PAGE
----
Elektra scares Frank. No one scares Frank. Elektra’s idea of playing with Frank is to beat him to his targts, WHICH SHE ALWAYS DOES. At the end Frank had this awesome narration “I’m about to take my life into my hands. Then again, I do it every day”

    He looks to Elektra and says “Would you like to go out sometime?”

    And of COURSE the psychotic-ninja is attracted to the giant man-meat that is the 6’3 220 60-year old carved-from-stone uber-BAMF that is Frank Castle. Hell, I’m attracted to him, and I’m not gay! :P

    Also, men are still the biggest readers of comics and players of video games, though this is changing rapidly. Thank Thor!

  • Book Shizzle | Adventures of a College Author @ at 9:57 am, July 19th, 2013

    [...] share. [...]

  • Erin @ at 9:09 am, July 30th, 2013

    This is absolutely true, although I feel there are other great female heroes for girls besides say Katniss. An example would be Thursday Next, of the Thursday Next series by Jasper Fforde. She is an average woman, not a supermodel, is independent, intelligent, wears and does what she wants, is caring, and can kick ass! Thursday is a force to be reckoned with, much like Katniss. However, there do need to be more examples like them for girls to look up to.

  • Emma E @ at 3:14 pm, July 30th, 2013

    I agree with the article and with the above commenter: there ARE a ton of badass female superheroes (and just general badass female heroines), my main problem with them is that theyre (mostly) fit into a certain character type. When you see a female hero, they generally fit into a certain mold: tough, rarely cries, not interesting in makeup or fashion. This is great and I wouldn’t trade them for a thousand personality-less love interests that used to be the standard for women in pop culture, but it implies that women who are not like that are somehow ‘less’ if they like makeup, fashion, etc, and show weaknesses or have flaws. But with that said, I love the current badass women in geek culture trend (and pop culture in general).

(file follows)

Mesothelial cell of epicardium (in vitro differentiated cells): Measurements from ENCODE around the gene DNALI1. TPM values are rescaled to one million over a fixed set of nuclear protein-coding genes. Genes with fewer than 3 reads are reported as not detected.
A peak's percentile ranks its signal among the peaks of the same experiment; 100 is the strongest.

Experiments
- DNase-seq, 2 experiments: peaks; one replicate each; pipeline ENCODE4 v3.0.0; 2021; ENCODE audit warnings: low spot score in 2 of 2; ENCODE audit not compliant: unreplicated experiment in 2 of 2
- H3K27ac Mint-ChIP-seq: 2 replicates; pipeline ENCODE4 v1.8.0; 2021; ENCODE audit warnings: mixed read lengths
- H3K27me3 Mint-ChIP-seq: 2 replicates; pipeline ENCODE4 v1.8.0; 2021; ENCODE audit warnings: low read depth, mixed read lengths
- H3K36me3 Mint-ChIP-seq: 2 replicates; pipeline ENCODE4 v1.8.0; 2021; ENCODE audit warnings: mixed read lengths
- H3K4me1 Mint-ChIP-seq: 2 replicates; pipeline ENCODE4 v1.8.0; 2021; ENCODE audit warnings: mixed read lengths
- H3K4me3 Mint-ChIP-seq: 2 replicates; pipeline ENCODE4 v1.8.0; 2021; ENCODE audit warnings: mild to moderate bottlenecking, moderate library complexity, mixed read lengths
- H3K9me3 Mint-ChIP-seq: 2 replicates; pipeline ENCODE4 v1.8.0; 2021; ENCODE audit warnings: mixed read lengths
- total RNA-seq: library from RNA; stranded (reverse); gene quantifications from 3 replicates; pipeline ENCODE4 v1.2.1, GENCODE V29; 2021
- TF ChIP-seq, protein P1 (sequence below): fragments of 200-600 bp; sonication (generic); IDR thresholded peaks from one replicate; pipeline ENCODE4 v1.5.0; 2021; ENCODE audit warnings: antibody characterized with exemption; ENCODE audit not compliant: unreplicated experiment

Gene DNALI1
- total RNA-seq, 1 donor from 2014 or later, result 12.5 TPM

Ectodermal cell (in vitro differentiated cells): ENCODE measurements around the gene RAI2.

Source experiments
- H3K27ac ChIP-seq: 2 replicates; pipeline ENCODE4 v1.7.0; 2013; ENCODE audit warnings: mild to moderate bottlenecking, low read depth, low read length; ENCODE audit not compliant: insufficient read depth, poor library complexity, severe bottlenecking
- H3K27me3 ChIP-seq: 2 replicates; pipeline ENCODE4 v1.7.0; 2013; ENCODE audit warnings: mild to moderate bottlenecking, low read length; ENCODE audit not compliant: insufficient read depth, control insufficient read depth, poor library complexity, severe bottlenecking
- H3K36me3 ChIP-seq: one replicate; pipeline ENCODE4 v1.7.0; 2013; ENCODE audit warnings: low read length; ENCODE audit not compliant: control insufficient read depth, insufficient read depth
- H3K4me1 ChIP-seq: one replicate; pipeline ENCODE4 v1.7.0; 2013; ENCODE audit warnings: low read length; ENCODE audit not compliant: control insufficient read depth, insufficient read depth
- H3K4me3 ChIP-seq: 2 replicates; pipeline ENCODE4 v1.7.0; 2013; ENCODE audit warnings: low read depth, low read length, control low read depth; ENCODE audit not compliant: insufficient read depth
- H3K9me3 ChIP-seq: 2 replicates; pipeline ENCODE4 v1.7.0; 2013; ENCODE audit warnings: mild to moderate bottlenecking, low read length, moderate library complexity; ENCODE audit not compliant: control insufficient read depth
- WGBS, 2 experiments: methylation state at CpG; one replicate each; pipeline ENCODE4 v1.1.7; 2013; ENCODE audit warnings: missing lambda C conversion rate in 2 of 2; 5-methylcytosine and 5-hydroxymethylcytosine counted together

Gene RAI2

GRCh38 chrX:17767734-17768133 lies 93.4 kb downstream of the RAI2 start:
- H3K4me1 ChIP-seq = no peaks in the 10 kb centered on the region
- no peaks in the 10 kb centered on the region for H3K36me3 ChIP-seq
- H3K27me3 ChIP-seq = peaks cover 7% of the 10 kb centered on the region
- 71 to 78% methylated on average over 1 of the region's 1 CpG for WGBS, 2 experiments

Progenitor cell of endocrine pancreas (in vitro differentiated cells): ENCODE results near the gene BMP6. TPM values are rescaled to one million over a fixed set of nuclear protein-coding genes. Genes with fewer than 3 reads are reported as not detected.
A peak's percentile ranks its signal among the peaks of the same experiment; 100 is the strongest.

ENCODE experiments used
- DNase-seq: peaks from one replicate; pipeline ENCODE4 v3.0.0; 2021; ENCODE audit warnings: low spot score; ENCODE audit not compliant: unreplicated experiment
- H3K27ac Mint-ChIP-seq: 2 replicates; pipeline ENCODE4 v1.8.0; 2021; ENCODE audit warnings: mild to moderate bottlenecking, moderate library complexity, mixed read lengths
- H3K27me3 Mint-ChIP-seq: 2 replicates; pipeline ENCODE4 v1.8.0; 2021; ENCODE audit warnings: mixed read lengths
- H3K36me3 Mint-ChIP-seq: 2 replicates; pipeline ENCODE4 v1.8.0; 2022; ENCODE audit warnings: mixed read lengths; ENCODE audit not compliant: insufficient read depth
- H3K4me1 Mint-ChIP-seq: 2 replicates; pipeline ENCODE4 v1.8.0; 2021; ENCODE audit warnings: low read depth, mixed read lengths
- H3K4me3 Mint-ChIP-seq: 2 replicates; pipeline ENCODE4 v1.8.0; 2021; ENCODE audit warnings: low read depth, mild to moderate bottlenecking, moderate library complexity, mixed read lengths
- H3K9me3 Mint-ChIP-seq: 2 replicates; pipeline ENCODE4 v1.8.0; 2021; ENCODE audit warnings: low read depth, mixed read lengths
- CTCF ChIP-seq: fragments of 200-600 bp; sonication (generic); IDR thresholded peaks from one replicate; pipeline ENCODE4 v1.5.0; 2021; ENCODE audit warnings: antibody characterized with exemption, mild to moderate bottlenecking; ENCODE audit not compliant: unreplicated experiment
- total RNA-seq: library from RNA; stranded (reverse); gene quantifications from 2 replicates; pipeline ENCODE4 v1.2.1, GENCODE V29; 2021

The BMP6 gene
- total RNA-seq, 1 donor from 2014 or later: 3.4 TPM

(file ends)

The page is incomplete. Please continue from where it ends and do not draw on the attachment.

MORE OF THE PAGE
Oh, um, also, on the subject of the black widow’s costume: I agree that some scifi heroines are oversexualized, but her costume is actually very practical and done similarly to hawkeye’s costume. I can’t remember where, but I saw someone with experience in fighting talking about how it was actually the perfect costume for someone doing Black Widow’s job, and it was her particular body type that made it be interpreted as ‘oversexual’, which, obviously, isn’t a very feminist thing to say. Just wanted to let everyone know, because I’ve seen a lot of criticism of her costume, but it’s actually exactly what an assassin who needs to fight and move quickly would want to wear.

  • Emma E @ at 3:15 pm, July 30th, 2013

    sorry if that comment made no sense, I’m typing quickly :)

  • pokemon game @ at 10:59 pm, January 16th, 2014

    Hey! This post couldn’t be written any better! Reading through this post reminds me of my good old room mate! He always kept talking about this. I will forward this article to him. Pretty sure he will have a good read. Many thanks for sharing!